One of the interesting responses to these types of disasters is the question of how the officials, the people with money, characterize the disaster. On Friday, for example, a trailer park burned down, I believe 500 trailers melted, gone, and all the poor people with their very few worldly possessions are now laying on cots in school gymnasiums wondering when they will be thrown out onto the street and where they will go then. People who live in trailer parks do not have emergency funds. That's because they're so poor that every day is an emergency for them. Getting something to eat qualifies for an emergency if you're hungry enough.
My bet is that one of those rich churches in Southern California -- I guess you could call them "gated" churches because you have to be rich to afford the price of admissions, can't get into the parking lot if your car costs less than $100,000, the women can't get in unless they bring a certificate of recent plastic surgery and the men have to bring tax returns showing they fall into the "qualifying" tax bracket -- otherwise they should go to the valley with their own kind -- I think one of those churches will send some over dressed (but very young looking with large breasts adorned with enormous jewel-encrusted crucifixes) ladies into the gymnasiums for a photo op, to be published in the L.A. Times Society Section to show that not only are they incredibly young-looking and well-dressed with huge breasts and diamond-studded crucifixes around their necks, but they also have compassion for the trailer park people. Then they'll start a charity collection box in the back of their church, over to the side, with a small hand-lettered sign saying "For the Poor Trailer Park People," and people will bring either a can of string beans or onion rings to drop in there so the trailer park people can have a nice Thanksgiving. Or at least they could if they also had a turkey. And a pot to cook it in. Then of course a place to eat it. But it's the thoughtlessness that counts, right?
When the fires are in any communities that end in "Hills" or "Beach," then the response is different, then we have governors, presidents, senators, representatives, movie stars, Silicon-Valley billionaires all speaking out in favor of the wealthy, committing public funds to assure that the wealthy will be fully compensated (and a lot more if you get the right attorney) for their losses. Trailer park = private, personal, unfortunate. "Hills" or "Beach" = national tragedy.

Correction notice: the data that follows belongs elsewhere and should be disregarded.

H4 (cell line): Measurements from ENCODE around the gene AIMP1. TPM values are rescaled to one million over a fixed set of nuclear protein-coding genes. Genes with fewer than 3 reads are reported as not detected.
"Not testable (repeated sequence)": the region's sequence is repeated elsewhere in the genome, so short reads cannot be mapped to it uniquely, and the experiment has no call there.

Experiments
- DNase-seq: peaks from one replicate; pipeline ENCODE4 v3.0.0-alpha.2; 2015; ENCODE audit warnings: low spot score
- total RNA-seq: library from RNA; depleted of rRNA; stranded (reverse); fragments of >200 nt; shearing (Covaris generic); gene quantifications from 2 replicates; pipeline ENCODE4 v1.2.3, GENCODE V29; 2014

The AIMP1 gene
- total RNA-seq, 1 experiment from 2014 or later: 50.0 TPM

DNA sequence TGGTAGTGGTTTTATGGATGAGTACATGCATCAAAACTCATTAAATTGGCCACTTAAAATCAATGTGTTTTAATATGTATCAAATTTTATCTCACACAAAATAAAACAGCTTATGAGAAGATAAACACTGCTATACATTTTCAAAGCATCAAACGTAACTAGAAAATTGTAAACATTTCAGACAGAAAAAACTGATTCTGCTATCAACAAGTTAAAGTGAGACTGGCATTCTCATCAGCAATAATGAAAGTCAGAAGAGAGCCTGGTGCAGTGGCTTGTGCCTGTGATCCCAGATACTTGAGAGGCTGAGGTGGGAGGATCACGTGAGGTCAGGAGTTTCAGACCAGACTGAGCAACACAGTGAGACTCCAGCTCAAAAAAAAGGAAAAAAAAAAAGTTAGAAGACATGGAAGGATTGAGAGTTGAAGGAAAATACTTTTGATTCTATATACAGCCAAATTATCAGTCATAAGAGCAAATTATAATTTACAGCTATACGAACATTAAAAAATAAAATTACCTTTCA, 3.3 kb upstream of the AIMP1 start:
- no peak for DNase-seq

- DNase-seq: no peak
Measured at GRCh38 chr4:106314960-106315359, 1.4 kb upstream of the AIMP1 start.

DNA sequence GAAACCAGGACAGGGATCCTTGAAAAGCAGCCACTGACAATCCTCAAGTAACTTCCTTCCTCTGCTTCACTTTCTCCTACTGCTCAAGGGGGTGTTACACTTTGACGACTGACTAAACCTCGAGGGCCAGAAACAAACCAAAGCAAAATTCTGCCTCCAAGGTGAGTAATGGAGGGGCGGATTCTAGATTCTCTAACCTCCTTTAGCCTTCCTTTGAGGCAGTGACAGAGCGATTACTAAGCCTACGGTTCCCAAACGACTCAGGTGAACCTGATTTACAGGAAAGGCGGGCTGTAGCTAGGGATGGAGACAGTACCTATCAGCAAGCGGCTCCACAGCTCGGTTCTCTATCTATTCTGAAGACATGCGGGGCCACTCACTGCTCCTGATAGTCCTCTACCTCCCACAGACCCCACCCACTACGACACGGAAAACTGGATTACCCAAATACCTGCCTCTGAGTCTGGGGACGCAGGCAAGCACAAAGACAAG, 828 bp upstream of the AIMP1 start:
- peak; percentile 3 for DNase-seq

How many of the burned-down homes were under-water? In Montecito, for example, people who bought in the past few years would have paid $2.0 million at a minimum. Property values are down 40%, which means the house is now worth $1.2 million. Insurance pays the full mortgage. So it looks like the Hedge Fund Scum in addition to looting our treasury on their way out of town will also get every single penny back from the mansions they bought all over California in recent years. Pity.
Santa Anna was the name of the President of Mexico at the time of the Alamo. Remember the Alamo? Where our childhood heroes like Davy Crockett and Jim Bowie valiently defended our nation. Well, actually, they were in Mexico now that I think of it. And the real dispute between the Yankees living in Mexico and the government of Mexico was that the Yankees brought slaves, and slavery was illegal in Mexico. Oops. And the Yankees also attacked and drove out the Mexican military -- drove them out of their own territory -- in 1835, so the Mexican attack on the Alamo was kind of a response to that. But other than that, "Davy, Davy Crockett, King of the Wild Frontier."
Some people think the Santa Ana winds were named after the Mexican president, much despised in the U.S. because he killed our guys, and despite what the facts are, we all are still pissed about that whole Alamo incident.
Other people say the name of the winds comes from a Spanish term, winds of the devil, and has nothing to do with the president of Mexico.
This much is clear: politicians, real estate developers and people will come and go, but the Santa Anas will beat us every time. Given the fact that this is a desert subject to earthquake and fire, given that water is scarce and the roads impassable, it might be that an intelligent approach would be to stop the construction of new homes and assist people to relocate to more sparsely-populated states. I think California may have reached its limit.